Greetings everyone! My name is Faville Donahue and I am the new Assistant Director with the Lexington Art League. I officially joined the staff this May after having been an intern with the League last fall during my final semester of graduate school. My road to the Loudoun House and the Art League was certainly not a straight line and was not where I thought I would be when I was 20 years old and jumping around majors in undergrad.
I grew up in Salvisa Kentucky with two parents who instilled a life-long love of the arts and I cannot tell you how many hours I spent putting odd little things together in my father’s woodshop. When I first started college at the University of Kentucky in 2001 I wanted to get an art degree, then I thought that I would pursue forestry, then biology, and then I just wasn’t sure so I was undeclared. No matter what, I was always taking art classes. Then life intervened and I had to leave school without having finished a degree. But, things have a way of working out. It took three rounds of undergrad (and 16 years) and I finally finished a degree in sculpture. I found that I just was not going to be happy doing anything else and that the arts are where I am meant to be.
Most of my personal artwork is made from various metals and I typically utilize forging, fabrication, and foundry techniques to make what I envision. I also like to work with leather, weaving, and laser-cut wood when I want to work with materials that do not require that I set things on fire. Though, I really do like working with fire. Funnily enough, my father (the woodworker) has always been bummed that I fell in love with metal working as he has a beautifully equipped woodshop that I have very little use for.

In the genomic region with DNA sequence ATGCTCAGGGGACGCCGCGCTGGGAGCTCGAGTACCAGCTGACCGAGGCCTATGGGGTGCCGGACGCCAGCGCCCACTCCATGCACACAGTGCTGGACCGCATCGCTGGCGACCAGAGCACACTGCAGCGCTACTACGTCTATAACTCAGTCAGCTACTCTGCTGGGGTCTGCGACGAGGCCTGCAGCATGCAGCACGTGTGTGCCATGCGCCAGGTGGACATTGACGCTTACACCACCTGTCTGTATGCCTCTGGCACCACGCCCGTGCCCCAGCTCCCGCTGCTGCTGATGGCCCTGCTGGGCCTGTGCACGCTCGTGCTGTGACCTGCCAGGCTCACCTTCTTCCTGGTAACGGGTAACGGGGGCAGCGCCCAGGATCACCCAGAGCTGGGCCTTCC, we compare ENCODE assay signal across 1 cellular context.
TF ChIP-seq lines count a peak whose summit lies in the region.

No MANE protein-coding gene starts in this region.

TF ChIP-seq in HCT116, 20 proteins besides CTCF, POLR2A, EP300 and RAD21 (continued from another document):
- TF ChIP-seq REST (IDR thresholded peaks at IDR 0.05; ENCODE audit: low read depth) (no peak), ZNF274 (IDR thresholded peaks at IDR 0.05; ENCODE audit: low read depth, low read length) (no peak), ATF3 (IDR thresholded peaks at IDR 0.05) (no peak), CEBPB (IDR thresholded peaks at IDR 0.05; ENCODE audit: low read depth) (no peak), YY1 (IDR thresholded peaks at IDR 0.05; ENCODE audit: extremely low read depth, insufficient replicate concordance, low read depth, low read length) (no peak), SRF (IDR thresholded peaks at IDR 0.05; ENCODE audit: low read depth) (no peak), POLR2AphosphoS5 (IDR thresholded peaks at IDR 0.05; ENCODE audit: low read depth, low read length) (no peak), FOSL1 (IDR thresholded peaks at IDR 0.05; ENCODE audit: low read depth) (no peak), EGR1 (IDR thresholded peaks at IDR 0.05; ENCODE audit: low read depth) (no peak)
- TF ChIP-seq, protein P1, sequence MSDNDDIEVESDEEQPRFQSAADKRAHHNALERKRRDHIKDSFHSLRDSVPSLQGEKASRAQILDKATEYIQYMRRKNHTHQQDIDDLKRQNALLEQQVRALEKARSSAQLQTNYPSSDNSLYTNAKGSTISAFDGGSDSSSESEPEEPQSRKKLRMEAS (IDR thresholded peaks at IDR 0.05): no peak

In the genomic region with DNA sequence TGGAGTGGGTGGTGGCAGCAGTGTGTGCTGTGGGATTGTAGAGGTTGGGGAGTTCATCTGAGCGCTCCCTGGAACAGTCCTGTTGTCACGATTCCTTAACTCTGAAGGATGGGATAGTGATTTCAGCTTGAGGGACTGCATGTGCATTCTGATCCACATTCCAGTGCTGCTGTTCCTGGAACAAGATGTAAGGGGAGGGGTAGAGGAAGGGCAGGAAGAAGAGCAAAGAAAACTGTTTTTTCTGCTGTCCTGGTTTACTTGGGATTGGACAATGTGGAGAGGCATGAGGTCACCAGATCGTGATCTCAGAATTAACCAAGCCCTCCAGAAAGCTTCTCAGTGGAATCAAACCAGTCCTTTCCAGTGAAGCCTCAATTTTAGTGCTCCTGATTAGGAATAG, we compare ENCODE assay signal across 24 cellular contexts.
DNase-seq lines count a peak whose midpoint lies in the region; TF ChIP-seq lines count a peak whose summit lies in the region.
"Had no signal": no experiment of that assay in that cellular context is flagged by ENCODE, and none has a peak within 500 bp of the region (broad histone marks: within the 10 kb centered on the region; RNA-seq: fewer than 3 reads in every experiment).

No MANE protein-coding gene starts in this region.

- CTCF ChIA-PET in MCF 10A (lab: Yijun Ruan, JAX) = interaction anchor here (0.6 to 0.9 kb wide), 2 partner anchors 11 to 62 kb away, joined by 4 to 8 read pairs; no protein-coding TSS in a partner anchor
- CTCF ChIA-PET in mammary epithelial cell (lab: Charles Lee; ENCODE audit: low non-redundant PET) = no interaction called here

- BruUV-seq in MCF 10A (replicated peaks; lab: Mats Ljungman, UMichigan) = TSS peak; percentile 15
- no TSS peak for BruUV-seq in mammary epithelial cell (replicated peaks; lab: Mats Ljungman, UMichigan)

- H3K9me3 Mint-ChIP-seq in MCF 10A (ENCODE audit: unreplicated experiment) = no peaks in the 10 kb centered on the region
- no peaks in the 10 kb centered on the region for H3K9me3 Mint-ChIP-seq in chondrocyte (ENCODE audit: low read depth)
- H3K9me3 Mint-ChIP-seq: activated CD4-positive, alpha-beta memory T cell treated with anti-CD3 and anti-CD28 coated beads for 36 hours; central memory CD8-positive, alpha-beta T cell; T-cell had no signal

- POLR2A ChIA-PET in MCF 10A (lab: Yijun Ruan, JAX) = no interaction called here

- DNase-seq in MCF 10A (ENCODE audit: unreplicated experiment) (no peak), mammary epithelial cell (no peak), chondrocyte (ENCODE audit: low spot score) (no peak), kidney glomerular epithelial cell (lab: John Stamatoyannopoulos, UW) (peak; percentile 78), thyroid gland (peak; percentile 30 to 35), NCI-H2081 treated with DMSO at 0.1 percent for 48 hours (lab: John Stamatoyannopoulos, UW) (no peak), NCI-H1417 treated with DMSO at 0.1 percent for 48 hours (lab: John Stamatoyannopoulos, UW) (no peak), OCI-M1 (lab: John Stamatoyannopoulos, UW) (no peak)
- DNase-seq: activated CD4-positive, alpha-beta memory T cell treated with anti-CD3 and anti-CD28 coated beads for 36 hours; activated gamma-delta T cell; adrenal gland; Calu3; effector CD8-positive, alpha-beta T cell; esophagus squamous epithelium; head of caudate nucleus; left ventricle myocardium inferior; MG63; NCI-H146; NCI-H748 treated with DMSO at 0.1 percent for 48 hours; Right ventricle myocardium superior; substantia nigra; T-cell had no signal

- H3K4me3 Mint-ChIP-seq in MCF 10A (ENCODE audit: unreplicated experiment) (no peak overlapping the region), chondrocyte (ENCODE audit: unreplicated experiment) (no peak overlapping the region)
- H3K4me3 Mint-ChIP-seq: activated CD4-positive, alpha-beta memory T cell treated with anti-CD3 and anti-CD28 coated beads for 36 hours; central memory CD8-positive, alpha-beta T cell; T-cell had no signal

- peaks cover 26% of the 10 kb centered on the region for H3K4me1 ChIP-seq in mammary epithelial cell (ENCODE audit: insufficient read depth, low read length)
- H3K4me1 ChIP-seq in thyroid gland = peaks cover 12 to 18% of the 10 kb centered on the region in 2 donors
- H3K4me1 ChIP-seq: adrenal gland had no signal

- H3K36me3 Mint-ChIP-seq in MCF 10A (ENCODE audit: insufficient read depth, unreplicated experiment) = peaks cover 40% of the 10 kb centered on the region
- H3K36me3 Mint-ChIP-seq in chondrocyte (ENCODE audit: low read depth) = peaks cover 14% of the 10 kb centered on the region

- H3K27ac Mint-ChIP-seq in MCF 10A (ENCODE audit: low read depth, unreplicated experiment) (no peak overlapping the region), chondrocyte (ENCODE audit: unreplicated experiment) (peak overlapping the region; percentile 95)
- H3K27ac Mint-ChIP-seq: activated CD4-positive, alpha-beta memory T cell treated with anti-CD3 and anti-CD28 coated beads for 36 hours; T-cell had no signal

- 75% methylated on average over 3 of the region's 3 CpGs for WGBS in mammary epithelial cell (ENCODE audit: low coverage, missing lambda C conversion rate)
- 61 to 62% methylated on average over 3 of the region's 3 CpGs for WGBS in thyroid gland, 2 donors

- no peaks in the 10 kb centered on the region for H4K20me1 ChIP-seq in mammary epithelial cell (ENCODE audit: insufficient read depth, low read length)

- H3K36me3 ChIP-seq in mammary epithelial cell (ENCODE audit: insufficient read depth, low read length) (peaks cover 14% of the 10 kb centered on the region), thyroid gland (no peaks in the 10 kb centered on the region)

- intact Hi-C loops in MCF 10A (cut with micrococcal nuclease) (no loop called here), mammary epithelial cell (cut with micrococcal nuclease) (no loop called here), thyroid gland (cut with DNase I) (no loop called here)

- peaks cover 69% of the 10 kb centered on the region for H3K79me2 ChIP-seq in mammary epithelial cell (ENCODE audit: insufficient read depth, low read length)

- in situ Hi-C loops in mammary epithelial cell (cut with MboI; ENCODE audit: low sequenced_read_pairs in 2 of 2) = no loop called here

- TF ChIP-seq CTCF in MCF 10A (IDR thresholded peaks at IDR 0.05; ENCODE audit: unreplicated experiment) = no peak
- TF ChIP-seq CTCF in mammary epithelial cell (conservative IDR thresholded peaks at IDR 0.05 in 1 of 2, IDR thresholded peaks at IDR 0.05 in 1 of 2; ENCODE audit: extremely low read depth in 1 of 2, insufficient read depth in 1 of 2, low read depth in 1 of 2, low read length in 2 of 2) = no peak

Anyways, as soon as I finished my bachelor’s degree I applied to the Arts Administration graduate program at UK and, despite my less than stellar major-hopping transcript, I was accepted and graduated summa cum laude in December 2019. It is my greatest desire to further the arts in Kentucky and to be the best advocate that I can. I love working with the Art League and I am glad to be a part of Art for Everyone!
Other fun tidbits: I love science fiction (Star Trek is the BEST), my son is named after one of my favorite sci-fi authors, I live way out in the country with a veggie garden and lots of flowers, we have two dogs (a 1 ½ year old english setter and a geriatric walker coon hound), we also have two lazy cats, I got married last fall and it has been a blast so far, I love making spaghetti sauce from scratch, I recently fell into the black-hole that is Animal Crossing, I have a house full of spider plants that are all from one plant that I bought about 18 years ago for my first apartment, and we have more books than fit on our bookshelves.
Author: Faville Donahue
Assistant Director of the Lexington Art League
Public Gallery Hours
Saturday 12pm - 5pm
Viewings also available by appointment
The Loudoun House
209 Castlewood Dr.
Lexington, Ky. 40505
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All Lexington Art League programs are made possible through the generous support of LexArts. LexArts allocation of $50,000 represents the largest single donation to the operations of the Lexington Art League.
The Kentucky Arts Council, a state arts agency, provides operating support to the Lexington Art League with state tax dollars and federal funding from the National Endowment for the Arts. Additional support provided by Lexington Parks & Recreation.